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Old 03-01-2009, 09:11 PM   #1
Chris_in_Utah
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Default Extra wort after the sparge. What to do with it?

When I mashed and sparged my last batch, I came up with about 2 more gallons of wort than will fit in my brew pot. So here is the thing. Is there any significant issue with using the extra runoff to top off the kettle as the wort evaporates?

Chris

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Old 03-01-2009, 09:15 PM   #2
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If your goal is to achieve a certain gravity, then yes. But if you are just trying to make some beer and don't really care what gravity/ABV you will end up with then go ahead. You can just boil longer or not, its homebrew

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Old 03-01-2009, 10:02 PM   #3
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Hell, try to store it in a sterile environment with no yeast and you've got some starter batches.

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Old 03-02-2009, 11:58 AM   #4
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I actually account for some extra, save around 1gal and freeze. Thaw and boil for starters - sometimes adding a little DME to get the right gravity. It's saved a lot of $ on buying DME.

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Old 03-02-2009, 04:28 PM   #5
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now thats a great idea....I have some leftover runnings that I don't want to waste

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Old 03-02-2009, 05:11 PM   #6
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Save that valuable wort for starters!


I do the same thing. During the boil, I add a couple more gallons to the mashtun grist and let it set for awhile. I then put these final "final" runnings into growlers to cool. After it cools, I take a gravity reading and put it into 1 gallon Ziplock bags and freeze. I mark the date, volume, and gravity on the bag and then pull these out, thaw, boil and make a starter. The bigger beer you are making, naturally the bigger (higher gravity) these "final runnings" are. Basically free starters! My gravity on this starter wort this time was 1.030 - perfect. Even if the gravity is lower, you can always boil down some of the volume or as was stated above, add a small amount of DME to get the starter gravity to the desired level.

This will save a TON of money. It takes a LOT of yeast to properly ferment a 25 gallon batch. Which means a BIG starter and a lot of DME.

For example, if I used two vials from whitelabs or two wyeast smackpacks, then created multiple starters (make starter / ferment / settle in fridge / decant / larger starter, repeat). Took almost 3 gallons total starter (and almost 3 lbs. of DME @$13) to get enough yeast.

I also collect yeast from the first generation out of the fermenter to be used in future batches. Also will dump on the yeast cake when possible.

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Old 06-26-2011, 04:46 PM   #7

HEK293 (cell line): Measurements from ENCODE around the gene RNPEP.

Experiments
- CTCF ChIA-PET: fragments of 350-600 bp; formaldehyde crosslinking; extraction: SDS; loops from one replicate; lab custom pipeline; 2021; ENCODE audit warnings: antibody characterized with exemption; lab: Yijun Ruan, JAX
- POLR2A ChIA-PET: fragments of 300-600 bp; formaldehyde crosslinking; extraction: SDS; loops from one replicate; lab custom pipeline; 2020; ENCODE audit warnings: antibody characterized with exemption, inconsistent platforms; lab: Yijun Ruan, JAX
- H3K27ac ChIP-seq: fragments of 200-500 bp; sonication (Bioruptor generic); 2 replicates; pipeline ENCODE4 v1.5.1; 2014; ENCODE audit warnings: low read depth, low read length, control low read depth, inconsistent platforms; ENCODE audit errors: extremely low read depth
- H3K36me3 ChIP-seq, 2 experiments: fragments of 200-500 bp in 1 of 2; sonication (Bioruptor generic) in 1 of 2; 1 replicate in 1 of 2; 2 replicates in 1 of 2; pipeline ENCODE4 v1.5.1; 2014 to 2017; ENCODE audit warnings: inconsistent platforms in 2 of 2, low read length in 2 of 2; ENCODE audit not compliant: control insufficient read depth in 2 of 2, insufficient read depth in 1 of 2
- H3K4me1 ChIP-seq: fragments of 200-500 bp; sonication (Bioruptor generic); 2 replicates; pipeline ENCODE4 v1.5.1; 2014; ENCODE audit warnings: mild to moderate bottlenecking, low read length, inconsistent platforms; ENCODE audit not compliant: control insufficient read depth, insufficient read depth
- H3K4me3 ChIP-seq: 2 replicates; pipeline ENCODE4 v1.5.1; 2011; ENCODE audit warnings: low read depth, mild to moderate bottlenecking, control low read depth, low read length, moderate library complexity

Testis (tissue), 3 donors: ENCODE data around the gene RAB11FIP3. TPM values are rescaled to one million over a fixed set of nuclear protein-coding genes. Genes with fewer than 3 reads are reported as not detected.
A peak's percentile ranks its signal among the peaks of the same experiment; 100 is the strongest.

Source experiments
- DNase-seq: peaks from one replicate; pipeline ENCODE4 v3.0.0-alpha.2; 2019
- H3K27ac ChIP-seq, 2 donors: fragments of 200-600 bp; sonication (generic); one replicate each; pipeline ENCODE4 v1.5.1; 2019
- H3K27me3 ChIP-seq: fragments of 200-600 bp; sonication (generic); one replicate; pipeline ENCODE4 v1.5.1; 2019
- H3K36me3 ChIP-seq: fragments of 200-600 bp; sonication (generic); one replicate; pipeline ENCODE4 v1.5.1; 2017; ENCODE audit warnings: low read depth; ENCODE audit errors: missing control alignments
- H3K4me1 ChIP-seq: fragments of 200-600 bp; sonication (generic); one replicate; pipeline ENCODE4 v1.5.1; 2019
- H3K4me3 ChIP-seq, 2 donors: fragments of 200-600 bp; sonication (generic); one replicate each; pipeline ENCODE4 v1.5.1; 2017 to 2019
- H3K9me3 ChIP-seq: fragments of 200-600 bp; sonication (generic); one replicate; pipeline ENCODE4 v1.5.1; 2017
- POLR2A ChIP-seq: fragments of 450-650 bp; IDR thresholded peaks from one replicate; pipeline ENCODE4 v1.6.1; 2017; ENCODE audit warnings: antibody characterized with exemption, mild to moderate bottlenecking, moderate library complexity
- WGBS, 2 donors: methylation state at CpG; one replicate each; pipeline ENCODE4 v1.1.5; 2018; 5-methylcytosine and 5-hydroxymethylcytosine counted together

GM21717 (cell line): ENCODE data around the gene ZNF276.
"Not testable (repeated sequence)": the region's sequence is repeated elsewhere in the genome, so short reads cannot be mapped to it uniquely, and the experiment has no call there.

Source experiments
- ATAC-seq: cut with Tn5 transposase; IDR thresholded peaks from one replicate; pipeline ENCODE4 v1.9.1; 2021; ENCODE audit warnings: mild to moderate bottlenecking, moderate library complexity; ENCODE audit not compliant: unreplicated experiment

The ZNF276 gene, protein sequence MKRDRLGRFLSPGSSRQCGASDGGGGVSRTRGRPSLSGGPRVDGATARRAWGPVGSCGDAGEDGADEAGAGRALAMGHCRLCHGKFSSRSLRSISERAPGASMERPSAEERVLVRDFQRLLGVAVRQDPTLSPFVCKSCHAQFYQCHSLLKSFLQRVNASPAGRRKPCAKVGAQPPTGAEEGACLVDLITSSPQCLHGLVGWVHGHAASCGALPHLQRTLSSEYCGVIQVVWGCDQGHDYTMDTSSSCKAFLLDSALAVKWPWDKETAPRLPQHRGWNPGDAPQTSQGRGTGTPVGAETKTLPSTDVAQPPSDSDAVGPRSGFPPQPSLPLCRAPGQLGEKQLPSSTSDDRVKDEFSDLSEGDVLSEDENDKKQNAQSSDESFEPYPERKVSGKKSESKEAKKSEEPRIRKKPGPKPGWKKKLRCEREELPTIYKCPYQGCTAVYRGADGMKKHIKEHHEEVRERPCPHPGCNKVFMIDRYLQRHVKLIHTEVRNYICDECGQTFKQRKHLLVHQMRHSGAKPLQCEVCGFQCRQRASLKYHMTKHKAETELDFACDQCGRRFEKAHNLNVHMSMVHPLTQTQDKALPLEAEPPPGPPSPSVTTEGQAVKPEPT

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Bumping an old thread instead of making a new topic. Still figuring out the efficiency on my new system (and drastically under estimating). Am averaging 1-1.7 gallons of extra wort. If I were to freeze this, about how long would it last? I love the idea of using it for starters, but we only brew about once a month. Will this be ok? Does gravity matter for starters? The seconds runnings are surprisingly higher in gravity than I thought they would be (AG newbie). Thanks!

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Old 06-29-2011, 12:17 PM   #8
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I've used frozen wort months past the initial freezing. Gravity does matter, as too high or low can stress the yeast in various ways - IMHO, you should be shooting for a starter around 1.050, and sometimes even closer to the the planned OG of your actual batch in order to minimize shock.

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Old 06-29-2011, 12:24 PM   #9
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Quote:
Originally Posted by cactusgarrett View Post
I've used frozen wort months past the initial freezing. Gravity does matter, as too high or low can stress the yeast in various ways - IMHO, you should be shooting for a starter around 1.050, and sometimes even closer to the the planned OG of your actual batch in order to minimize shock.
While I am sure this won't ruin your yeast everything I have read contradicts your line of reasoning.

Based on what I have read, this is not what you should be shooting for. They clearly state that you shouldn't be building starters more than 1.040, so you don't stress the yeast out. Rather the lower gravities are more beneficial (1.030-1.040) for good healthy and non stressed growth of the yeast.

I usually shoot for 1.040, but reuse extra wort and add more water to the mash tun just as these guys are describing as well.

Of course I say that, and routinely pillage my yeast cakes even if it was a high gravity IPA (1.070-1.080), wash the yeast, and reuse with no ill effect. Granted, I only wash yeast in those high gravity situations 2-3 times max before tossing.
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Old 06-29-2011, 01:08 PM   #10
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If you have a pressure cooker/canner you could can that wort (15psi for 15-20mins), this will allow you to have a STERILE starter that you can sit on a shelf at room temp to keep for starters. Just pour however many quarts you need in to your starter vessel, pitch your yeast and you're golden!

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